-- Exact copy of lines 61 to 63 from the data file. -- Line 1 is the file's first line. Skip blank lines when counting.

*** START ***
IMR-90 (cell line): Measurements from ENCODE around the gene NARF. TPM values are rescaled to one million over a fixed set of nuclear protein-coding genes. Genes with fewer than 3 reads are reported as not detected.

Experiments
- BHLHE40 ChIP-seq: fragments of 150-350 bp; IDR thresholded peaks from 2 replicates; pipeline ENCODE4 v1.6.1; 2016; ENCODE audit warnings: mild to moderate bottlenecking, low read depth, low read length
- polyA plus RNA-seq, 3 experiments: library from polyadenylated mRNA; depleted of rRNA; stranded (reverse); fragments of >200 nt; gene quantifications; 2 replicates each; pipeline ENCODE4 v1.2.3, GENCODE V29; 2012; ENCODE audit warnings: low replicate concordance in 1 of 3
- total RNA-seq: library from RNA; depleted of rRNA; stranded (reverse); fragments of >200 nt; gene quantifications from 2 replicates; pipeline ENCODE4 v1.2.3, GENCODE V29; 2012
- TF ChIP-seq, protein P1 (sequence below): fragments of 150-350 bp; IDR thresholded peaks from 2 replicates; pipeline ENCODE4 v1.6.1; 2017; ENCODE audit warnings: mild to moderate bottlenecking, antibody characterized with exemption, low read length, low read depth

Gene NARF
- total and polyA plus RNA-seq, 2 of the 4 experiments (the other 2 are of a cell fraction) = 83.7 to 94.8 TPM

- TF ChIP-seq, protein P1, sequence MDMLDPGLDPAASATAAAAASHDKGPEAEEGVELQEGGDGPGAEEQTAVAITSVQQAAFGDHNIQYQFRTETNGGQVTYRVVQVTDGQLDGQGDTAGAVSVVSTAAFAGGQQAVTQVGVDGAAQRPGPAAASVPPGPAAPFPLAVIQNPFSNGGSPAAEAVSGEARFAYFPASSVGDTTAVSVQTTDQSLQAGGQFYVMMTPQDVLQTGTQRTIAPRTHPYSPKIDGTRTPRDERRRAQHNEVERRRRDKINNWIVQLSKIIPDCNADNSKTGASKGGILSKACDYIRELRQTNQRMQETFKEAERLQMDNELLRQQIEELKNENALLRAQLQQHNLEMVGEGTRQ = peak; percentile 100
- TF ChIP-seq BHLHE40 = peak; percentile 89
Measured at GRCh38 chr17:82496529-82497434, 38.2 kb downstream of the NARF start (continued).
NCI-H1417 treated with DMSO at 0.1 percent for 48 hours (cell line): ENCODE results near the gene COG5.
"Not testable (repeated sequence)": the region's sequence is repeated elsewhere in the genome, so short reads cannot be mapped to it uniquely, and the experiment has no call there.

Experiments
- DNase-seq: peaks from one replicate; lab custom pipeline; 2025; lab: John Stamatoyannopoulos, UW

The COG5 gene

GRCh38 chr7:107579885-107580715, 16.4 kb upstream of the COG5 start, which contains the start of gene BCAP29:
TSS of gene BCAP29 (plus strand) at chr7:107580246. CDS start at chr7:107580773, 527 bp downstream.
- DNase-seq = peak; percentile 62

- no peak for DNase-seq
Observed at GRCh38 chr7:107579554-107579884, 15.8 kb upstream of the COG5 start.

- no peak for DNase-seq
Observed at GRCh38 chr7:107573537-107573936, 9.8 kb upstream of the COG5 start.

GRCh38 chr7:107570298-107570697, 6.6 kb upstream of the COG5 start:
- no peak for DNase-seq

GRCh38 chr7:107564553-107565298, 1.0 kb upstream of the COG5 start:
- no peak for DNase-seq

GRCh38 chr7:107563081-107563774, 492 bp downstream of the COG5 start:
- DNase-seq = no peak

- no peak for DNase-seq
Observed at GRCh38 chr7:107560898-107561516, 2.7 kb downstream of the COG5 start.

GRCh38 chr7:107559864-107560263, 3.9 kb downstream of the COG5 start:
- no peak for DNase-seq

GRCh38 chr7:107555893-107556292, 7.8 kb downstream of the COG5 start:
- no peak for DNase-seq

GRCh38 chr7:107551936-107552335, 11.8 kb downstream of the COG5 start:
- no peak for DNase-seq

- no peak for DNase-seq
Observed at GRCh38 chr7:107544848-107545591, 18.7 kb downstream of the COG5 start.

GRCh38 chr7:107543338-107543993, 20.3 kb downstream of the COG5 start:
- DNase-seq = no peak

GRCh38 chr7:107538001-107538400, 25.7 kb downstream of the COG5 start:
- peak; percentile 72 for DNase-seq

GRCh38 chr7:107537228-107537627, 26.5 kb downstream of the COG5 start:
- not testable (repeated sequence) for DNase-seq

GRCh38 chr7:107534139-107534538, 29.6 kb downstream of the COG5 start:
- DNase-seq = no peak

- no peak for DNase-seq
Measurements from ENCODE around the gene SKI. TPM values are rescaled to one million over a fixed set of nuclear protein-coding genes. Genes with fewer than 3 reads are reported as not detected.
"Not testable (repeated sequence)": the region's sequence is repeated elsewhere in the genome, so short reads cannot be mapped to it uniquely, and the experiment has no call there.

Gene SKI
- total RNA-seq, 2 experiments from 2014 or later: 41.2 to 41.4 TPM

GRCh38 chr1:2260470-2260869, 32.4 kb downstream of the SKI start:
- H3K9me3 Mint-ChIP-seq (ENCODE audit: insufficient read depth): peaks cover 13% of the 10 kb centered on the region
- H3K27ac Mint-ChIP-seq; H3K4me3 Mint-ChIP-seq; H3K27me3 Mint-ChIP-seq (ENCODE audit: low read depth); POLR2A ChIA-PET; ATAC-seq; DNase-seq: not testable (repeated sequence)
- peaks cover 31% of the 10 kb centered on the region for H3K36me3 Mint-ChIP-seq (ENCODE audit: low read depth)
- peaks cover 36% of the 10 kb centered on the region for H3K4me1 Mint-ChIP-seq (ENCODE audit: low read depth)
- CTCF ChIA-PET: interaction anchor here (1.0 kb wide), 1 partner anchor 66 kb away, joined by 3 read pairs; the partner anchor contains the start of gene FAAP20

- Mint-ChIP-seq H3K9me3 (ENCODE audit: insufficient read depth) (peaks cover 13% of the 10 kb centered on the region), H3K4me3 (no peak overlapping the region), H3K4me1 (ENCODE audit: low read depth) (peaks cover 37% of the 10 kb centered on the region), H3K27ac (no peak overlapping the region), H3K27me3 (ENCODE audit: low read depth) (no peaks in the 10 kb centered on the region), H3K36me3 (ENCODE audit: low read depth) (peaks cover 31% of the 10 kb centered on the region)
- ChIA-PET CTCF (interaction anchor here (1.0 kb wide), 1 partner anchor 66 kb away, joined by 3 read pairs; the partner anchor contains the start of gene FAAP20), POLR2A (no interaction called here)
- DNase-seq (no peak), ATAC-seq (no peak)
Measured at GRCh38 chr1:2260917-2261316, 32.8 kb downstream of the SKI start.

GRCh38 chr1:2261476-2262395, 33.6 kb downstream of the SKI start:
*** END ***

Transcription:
- DNase-seq (no peak), ATAC-seq (no peak)
Measured at GRCh38 chr1:2260917-2261316, 32.8 kb downstream of the SKI start.

GRCh38 chr1:2261476-2262395, 33.6 kb downstream of the SKI start: